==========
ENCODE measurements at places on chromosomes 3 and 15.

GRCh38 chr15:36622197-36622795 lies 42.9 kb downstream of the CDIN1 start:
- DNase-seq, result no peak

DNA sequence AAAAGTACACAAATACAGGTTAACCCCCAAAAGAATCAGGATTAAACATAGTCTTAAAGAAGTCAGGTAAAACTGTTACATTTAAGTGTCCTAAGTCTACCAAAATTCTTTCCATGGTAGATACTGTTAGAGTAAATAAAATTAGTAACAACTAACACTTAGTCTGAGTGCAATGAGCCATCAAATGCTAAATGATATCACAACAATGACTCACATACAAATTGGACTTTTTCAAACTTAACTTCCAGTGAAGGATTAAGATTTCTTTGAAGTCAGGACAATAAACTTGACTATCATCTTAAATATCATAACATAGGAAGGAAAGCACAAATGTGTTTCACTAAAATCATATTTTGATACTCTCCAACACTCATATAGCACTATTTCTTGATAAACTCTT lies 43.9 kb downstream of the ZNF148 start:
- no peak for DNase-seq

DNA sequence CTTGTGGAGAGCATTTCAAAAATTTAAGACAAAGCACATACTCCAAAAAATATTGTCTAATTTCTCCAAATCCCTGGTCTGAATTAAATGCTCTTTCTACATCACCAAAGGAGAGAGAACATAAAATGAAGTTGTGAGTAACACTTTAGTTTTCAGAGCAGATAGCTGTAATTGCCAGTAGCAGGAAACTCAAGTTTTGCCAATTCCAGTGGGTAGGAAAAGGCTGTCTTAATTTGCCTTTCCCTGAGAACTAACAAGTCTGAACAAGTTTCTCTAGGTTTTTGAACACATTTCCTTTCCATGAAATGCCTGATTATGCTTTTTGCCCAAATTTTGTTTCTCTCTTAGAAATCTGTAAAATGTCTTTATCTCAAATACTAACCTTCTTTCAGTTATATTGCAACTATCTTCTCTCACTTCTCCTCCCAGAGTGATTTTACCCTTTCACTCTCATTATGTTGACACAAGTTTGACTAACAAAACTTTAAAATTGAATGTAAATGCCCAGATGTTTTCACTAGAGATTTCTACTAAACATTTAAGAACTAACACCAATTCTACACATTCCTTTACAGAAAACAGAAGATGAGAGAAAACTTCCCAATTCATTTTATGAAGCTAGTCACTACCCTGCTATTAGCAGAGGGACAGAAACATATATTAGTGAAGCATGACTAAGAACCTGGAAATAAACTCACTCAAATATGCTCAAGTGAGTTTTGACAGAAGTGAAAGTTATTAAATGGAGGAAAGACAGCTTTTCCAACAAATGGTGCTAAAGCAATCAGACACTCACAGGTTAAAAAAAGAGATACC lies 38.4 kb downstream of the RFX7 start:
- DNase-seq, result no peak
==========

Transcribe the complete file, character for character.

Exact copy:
ENCODE measurements at places on chromosomes 3 and 15.

GRCh38 chr15:36622197-36622795 lies 42.9 kb downstream of the CDIN1 start:
- DNase-seq, result no peak

DNA sequence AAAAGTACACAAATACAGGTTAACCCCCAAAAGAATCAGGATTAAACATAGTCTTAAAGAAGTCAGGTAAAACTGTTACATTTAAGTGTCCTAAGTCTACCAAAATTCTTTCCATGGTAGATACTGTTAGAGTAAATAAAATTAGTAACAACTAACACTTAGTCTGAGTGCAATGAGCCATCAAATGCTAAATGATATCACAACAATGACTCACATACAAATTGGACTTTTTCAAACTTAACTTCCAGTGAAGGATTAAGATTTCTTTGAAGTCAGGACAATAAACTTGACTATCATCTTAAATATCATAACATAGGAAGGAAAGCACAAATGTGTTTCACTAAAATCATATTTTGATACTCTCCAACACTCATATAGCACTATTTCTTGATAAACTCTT lies 43.9 kb downstream of the ZNF148 start:
- no peak for DNase-seq

DNA sequence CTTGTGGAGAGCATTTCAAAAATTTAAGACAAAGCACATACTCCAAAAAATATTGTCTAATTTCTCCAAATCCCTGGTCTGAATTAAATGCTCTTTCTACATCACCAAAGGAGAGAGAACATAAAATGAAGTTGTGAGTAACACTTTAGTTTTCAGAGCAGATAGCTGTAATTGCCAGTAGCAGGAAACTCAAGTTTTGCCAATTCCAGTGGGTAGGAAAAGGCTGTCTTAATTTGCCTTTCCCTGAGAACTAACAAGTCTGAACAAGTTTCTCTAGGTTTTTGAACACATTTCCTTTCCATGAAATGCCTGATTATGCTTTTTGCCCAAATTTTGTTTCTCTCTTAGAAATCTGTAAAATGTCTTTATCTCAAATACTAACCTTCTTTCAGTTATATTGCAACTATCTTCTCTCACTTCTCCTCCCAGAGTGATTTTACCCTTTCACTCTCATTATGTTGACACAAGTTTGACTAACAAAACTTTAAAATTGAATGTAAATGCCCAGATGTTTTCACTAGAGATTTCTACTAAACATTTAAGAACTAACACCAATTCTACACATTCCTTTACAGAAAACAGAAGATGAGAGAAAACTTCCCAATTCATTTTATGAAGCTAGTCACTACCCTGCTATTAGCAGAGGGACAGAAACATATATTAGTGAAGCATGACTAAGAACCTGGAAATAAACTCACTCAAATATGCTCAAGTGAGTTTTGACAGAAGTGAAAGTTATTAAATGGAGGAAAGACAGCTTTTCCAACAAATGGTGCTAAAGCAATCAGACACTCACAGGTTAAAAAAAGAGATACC lies 38.4 kb downstream of the RFX7 start:
- DNase-seq, result no peak